Why is Chinese food so seldom considered “haute cuisine?” Supermarket shelves are stacked with dozens of award-winning extra virgin olive oils, so where are the high-end, artisanal Chinese sauces? A new Chinese slow food movement—driven by next-gen foodies—is celebrating quality ingredients and traditional techniques, as young entrepreneurs are producing their own premium soy sauce, hoisin sauce, and chili crisp. Join the world’s top artisanal soy sauce maker in Taiwan, a Hong Kong-born New York restaurateur, and a Shanghai-based food entrepreneur, and a New York City gourmet Taiwanese food retailer, as they explore the rise of a new back-to-roots movement in Chinese cuisine.
Mara King is a native of Hong Kong, chef and food professional with 2+ decades of experience. Co-founder of Ozuké, a fermented foods business that distributes throughout the US. She believes that good food is an inherent part of good living and an important step towards food justice. She is always looking for ways to put knowledge into practice and to share what she has learned. In 2017 Mara helped to produce a series of short films on Southwestern Chinese fermentation practices with Sandor Katz and Mattia Sacco Botto and is currently working on a book on Chinese fermentation as well as the second series of People’s Republic of Fermentation that will focus on Taiwan and China’s Eastern provinces. You can see her TedX presentation and the full series of People’s Republic of Fermentation on YouTube.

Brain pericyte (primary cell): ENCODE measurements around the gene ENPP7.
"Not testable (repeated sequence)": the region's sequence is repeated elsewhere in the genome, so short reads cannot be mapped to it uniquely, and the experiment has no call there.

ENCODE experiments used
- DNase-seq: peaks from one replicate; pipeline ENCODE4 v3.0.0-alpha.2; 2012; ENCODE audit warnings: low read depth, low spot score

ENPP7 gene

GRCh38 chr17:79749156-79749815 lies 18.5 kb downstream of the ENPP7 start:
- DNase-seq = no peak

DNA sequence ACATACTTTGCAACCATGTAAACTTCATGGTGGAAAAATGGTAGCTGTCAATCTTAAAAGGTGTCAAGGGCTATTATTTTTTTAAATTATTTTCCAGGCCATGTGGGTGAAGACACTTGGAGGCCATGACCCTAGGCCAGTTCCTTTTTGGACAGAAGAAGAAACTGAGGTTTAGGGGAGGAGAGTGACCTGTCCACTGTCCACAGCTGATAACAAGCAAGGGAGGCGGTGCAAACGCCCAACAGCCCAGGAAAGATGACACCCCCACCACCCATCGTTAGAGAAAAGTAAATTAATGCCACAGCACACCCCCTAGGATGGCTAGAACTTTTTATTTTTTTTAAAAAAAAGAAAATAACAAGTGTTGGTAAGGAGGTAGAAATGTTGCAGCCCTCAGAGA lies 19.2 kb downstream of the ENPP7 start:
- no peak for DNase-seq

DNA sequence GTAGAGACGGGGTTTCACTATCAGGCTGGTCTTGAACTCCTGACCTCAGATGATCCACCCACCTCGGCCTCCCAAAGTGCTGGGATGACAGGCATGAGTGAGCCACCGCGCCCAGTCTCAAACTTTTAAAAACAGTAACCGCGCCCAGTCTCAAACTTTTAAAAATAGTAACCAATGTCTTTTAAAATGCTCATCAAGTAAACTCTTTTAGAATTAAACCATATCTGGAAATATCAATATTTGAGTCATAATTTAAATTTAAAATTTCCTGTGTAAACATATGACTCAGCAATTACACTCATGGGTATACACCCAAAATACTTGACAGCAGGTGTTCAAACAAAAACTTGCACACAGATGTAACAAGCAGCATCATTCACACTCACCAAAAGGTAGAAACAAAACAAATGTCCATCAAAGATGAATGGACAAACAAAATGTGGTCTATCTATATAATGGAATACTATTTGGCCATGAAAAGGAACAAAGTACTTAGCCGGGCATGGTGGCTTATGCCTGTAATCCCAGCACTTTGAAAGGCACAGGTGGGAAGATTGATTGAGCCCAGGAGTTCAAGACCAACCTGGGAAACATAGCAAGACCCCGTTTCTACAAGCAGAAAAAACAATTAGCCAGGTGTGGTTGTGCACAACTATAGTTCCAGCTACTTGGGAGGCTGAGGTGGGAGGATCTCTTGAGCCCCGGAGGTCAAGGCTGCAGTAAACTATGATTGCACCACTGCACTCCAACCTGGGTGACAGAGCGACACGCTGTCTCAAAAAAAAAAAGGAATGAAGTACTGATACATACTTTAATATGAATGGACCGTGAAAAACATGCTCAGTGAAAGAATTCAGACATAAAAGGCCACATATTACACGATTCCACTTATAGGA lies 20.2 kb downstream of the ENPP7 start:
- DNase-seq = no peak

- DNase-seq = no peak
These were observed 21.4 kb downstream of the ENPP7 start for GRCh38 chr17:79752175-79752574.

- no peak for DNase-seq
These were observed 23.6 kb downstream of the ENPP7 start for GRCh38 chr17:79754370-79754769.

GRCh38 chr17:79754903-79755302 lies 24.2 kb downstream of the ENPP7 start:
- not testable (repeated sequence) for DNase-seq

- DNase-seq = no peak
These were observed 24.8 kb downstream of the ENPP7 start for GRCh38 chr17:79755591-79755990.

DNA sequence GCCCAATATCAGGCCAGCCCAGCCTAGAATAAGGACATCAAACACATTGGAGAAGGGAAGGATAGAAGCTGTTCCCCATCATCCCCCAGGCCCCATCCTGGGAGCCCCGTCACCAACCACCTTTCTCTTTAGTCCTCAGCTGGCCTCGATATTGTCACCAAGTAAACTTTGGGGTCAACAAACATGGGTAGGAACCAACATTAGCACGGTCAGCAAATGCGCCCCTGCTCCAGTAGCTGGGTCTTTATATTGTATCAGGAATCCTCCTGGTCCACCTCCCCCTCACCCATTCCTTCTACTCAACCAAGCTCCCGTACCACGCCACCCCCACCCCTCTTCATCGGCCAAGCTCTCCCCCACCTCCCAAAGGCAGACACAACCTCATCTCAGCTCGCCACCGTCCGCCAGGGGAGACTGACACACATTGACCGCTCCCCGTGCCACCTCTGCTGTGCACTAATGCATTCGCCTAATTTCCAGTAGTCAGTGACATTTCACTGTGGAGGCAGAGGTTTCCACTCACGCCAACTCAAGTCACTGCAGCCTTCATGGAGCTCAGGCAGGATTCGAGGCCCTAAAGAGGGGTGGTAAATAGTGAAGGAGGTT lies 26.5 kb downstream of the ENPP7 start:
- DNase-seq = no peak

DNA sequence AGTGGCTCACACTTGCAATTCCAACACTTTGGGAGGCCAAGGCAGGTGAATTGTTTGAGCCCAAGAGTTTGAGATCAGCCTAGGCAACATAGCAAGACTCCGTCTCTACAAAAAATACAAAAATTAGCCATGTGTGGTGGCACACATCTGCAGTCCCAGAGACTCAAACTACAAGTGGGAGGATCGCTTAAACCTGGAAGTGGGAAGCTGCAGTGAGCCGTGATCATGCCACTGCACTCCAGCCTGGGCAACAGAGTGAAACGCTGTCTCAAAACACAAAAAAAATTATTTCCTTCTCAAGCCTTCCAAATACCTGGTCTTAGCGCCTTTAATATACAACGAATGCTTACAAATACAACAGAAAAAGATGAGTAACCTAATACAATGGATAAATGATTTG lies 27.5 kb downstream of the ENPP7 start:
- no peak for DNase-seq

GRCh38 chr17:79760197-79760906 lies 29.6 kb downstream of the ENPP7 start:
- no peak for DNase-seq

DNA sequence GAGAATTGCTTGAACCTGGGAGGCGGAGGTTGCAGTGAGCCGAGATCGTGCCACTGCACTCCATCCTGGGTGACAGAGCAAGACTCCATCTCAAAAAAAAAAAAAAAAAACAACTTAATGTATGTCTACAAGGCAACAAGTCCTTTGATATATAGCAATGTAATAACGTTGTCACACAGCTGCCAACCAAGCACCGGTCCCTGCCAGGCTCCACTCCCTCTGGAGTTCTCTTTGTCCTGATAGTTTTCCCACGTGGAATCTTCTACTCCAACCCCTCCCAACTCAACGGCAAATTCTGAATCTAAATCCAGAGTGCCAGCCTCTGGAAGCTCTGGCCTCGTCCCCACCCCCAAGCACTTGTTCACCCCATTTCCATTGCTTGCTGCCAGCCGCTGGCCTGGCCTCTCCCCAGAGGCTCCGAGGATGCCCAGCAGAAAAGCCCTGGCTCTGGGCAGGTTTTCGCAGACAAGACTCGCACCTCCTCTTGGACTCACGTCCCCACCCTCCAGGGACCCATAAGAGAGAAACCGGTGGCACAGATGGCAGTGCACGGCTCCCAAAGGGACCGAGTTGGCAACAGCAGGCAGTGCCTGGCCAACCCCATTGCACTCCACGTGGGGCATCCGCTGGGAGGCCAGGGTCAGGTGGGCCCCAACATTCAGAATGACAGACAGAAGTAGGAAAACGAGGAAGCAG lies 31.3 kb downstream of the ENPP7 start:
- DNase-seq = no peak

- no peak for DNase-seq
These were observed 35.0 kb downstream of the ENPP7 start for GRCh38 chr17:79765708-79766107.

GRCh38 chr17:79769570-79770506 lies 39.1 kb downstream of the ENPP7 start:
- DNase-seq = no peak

Lisa Cheng Smith is the founder of Yun Hai Taiwanese Pantry. Smith grew up in Houston Texas in mixed-heritage Taiwanese and American family, and learned to eat good things from her mom and, later on, to cook. Over many successive trips to Taiwan, her interested branched out from chicken legs (雞排) and “large intestines wrap small intestines” (大腸包小腸) into tea farming, slow food, and seasonal eating. She started Yun Hai because she was tired of carrying nice bottles of soy sauce and sesame oil home in her suitcase, when she wanted to just be able to buy them somewhere. She’s a lifelong student of Taiwanese food, culture and language.
Yi-Cheng Hsieh is a third generation soy sauce brewer at Yu Ding Xing. He is also the founder and chef of “Future Dining Table,” a series of food events connecting local farmers and consumers with vegetarian/plant-based cuisines, using artisanal soy sauce. Besides promoting the soy sauce brewing culture in Xiluo, Future Dining Table aims to introduce the terroir of Yunlin county, inviting experts from different fields to lead discussions about agriculture, placemaking, and regional revitalization.